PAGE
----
Speak as you'd like to be spoken to;English
POSSIBLY last year's ugliest acronym, ICT was born at the Bett'98 technology show, giving IT the push even before the turkey was cold. The only good thing about the term is communication - the key point for English teachers.
Constant development has given rise to many fine tools for writing and publishing. Word processors (some that speak what you write, some that even listen and copy what you say), multimedia authoring software and web-page creators are all becoming ubiquitous - and increasingly affordable. The key question now is how to graft them into the curriculum as servants in the writing and communication process.
This year we can forget the technology and concentrate on the communication. It's also time to lift our eyes from the keyboard and consider the bigger picture. Voice recognition has come of age 20 years before expected, and many systems allow human speech to be rendered into text on screen. It's not just dyslexic students or keyboard-phobic teachers who will celebrate. DragonDictate now claims 95 per cent accuracy, and Aptech is developing its use alongside KeySpell, an intelligent spell- checker that diagnoses types of spelling mistakes and offers appropriate guidance.
Other human processes will receive digital endorsement this year as Kath Balcombe's excellent Handwriting for Windows software goes on sale (Inclusive Technology and Rickitt Educational Media). This allows any electronic text, from Encarta to a student's own work, to be displayed on screen and printed out in properly joined-up letters. It will prove a boon for dyslexic students and primary teachers wanting to generate easy-to-read labels.
Europress has probably been one of the most prolific, and the most overlooked, UK software producer, but it has quietly assembled an excellent stable of CD-Roms with a weather eye on literacy. Its chairman, Derek Meakin, sees ICT as a powerful tool for building literacy in the home. He says:"Research shows mother does most of the home reading. Boys assume books are a feminine pastime. It would make a tremendous difference if fathers read with their sons for at least 10 minutes a day, even if they do it with the help of their home computer." Starting to Read, with its clear-cut guide to phonics, word recognition and sentence building, is worth a particular look. The company also has some free titles available for primary schools as part of a literacy scheme.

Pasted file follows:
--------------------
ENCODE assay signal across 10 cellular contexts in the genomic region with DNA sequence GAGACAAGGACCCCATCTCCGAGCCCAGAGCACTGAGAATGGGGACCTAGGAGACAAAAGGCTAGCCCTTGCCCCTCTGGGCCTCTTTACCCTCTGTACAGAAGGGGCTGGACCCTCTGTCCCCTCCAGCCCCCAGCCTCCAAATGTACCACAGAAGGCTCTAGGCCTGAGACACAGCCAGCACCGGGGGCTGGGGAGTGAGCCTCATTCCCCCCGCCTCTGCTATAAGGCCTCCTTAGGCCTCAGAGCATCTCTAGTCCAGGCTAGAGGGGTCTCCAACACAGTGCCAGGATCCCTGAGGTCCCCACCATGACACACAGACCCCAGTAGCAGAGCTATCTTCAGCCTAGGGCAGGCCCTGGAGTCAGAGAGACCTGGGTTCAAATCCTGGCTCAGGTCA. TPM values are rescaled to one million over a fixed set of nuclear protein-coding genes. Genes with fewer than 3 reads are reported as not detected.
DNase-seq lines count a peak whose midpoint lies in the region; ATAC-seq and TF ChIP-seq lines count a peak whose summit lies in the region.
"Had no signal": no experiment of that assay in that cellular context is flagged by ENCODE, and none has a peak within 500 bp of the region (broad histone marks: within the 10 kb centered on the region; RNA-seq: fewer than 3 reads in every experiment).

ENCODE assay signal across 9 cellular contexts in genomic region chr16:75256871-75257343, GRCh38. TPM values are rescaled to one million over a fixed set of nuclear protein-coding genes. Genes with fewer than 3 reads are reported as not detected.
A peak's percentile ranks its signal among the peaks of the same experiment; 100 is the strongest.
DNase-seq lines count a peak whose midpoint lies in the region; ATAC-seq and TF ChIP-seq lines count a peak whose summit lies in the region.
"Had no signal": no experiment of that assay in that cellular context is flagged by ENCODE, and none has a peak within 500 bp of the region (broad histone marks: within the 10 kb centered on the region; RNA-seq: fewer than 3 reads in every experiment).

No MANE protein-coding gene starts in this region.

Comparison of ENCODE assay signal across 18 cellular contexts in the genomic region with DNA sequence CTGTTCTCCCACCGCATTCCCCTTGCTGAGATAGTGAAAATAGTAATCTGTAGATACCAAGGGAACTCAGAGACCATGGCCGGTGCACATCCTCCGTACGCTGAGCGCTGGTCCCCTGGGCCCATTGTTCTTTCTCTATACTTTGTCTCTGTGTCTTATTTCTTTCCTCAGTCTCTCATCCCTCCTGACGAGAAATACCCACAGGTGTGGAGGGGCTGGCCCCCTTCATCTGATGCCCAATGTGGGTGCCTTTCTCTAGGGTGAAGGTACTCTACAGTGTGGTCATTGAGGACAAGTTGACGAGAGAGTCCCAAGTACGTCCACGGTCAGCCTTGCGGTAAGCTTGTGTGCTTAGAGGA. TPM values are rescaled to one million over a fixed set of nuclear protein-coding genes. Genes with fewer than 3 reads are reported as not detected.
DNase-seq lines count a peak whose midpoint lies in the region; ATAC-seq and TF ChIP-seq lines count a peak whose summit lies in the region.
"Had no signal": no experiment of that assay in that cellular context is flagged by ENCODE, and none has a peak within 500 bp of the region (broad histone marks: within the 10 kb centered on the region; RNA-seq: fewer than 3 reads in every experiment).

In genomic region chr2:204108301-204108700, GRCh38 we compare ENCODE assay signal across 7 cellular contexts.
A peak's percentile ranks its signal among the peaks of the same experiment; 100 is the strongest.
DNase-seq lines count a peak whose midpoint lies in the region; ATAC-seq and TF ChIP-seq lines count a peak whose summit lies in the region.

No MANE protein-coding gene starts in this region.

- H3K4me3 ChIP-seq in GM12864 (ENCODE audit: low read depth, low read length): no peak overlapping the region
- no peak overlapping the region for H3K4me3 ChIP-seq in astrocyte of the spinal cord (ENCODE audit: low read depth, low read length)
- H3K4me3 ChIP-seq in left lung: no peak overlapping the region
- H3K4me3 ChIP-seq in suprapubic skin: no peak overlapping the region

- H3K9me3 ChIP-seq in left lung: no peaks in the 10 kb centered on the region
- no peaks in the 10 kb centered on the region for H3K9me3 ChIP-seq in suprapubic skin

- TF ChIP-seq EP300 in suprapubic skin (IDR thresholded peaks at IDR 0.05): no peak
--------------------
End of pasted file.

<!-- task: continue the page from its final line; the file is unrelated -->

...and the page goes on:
The much-acclaimed Wellington Square reading books from Thomas Nelson are now available at levels 3 and 4 on CD-Rom (PC and Mac) from Granada Learning (Semerc). The discs contain "talking book" interactive books and more than 100 classroom activities designed to boost the confidence of the older but less able reader. It is a model of how good book materials can be enhanced and extended by appropriate multimedia and good screen design.
Developers are also starting to consider how networks and the Internet will change the format of English learning materials. The English Romantic Poets, from Headstrong Interactive, is a multimedia program designed with the school network in mind. It features more than 60 poems with sound, biographies and historical background supported by pictures and original prints. It is designed to be run on any number of stations. A second title, on the War Poets, will be previewed at BETT. Interactive interviews with some of the poets will feature as audio files.
s for making your own multimedia, there is now plenty of choice. This software mixes graphics, text, and sound in one interactive environment. HyperStudio, available from TAG, is starting to show its age, and the latest Textease Multimedia from Softease will offer it serious competition. Available for PC, Mac and Acorn, it combines multimedia authoring with speaking word processing. The latest version has web-page making built in, so student work can start on paper, migrate to screen, become a piece of multimedia and end up as a page on the network or the Internet. The new software also includes text flow, and drag and drop options to insert live video clips. Schools have long seen the potential for students to write in a variety of media but software has been too costly. The first company with a sensible site licence for multimedia authoring will reap a big dividend - maybe it will be Softease.
* BETT CONNECTIONS Aptech stand SN55 01661 860999 www.keyspell.com
Europress stand H48 01625 855000 www.europress.co.uk
Granada LearningSEMERC stands SN9 F40 0161 827 2927 www.granada-learning.com
Headstrong Interactive stand Q46 01484 660770 www.headstrong.demon.co.uk
Inclusive Technology stand SN1 01457 819790 www.inclusive.co.uk
Rickitt Educational Media stand D102 01458 253636 www.r-e-m.co.uk
Softease stand M22 01332 204911 www.textease.com
TAG Development stand F50 01474 537886 www.tagdev.co.uk